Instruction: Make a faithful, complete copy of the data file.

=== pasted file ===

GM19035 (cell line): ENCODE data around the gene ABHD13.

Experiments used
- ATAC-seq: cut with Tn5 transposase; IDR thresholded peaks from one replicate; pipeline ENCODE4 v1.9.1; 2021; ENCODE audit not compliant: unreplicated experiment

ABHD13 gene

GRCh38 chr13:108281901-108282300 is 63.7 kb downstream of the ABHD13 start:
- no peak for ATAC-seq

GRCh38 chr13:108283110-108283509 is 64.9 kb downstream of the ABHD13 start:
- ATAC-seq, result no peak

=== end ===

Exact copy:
GM19035 (cell line): ENCODE data around the gene ABHD13.

Experiments used
- ATAC-seq: cut with Tn5 transposase; IDR thresholded peaks from one replicate; pipeline ENCODE4 v1.9.1; 2021; ENCODE audit not compliant: unreplicated experiment

ABHD13 gene

GRCh38 chr13:108281901-108282300 is 63.7 kb downstream of the ABHD13 start:
- no peak for ATAC-seq

GRCh38 chr13:108283110-108283509 is 64.9 kb downstream of the ABHD13 start:
- ATAC-seq, result no peak